While on the hike we ended up bumping into several other cachers that had been at the event.  W_bovine was walking down the trail from a multi-cache as we were heading up to it.  That's w_bovine holding the sign in the picture.  We had a pleasant conversation and I encouraged him to head over to my neck of the woods if he wanted to do some more hiking and caching.  There aren't many hikers in my area, so my caches don't get found very often, so any new finders is a bonus in my mind.  He said he would check it out.  While on the hike, Chaosmanor and I discussed the different rock strata of the rocks in the Punchbowl, while figuring out the requirements of an earthcache along the trail.  We also watched rock climbers playing their game.  I'd tried that once when I was in college and made the mistake of looking down about halfway up a pitch.  Never again.  But then again, I would suspect that those rock climbers might think the game we were playing a little too mundane for them.  To each his own.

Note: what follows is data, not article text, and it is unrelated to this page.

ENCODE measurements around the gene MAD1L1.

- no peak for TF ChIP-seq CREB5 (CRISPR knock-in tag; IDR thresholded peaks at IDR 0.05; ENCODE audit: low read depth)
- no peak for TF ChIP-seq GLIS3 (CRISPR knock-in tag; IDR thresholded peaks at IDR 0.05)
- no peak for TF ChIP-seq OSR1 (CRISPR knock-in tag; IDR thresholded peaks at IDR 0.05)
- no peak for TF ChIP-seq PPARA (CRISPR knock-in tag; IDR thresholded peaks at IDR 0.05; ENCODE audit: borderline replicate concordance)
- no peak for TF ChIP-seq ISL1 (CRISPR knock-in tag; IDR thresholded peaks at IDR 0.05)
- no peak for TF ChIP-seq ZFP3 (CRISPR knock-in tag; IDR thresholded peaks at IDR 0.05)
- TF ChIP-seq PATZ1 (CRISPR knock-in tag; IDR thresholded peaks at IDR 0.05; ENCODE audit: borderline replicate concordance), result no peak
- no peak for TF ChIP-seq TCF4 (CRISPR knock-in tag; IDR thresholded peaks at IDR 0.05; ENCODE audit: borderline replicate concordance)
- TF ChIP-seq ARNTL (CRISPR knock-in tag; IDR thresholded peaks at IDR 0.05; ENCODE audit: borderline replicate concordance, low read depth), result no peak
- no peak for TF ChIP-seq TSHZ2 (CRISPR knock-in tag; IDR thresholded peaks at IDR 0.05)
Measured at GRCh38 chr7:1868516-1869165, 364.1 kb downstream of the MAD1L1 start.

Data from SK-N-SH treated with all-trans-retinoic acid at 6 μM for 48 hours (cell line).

At the end of the day, I counted my finds.  Including the event, I found 8 - an event, a multi-cache, a mystery cache, two earthcaches and three traditional caches.  It was a very modest day numbers-wise, but a very good geocaching day.  It's not about the numbers of caches you find, but about the experiences you have as you play the game.  I think I played the game well yesterday.  Thanks Dave.

Pictures were taken at or near the following geocaches:
10 Years! Antelope Valley, California - by Kit Fox
Devil's Punchbowl - by Yosemite John and Debbie

Profile for Webfoot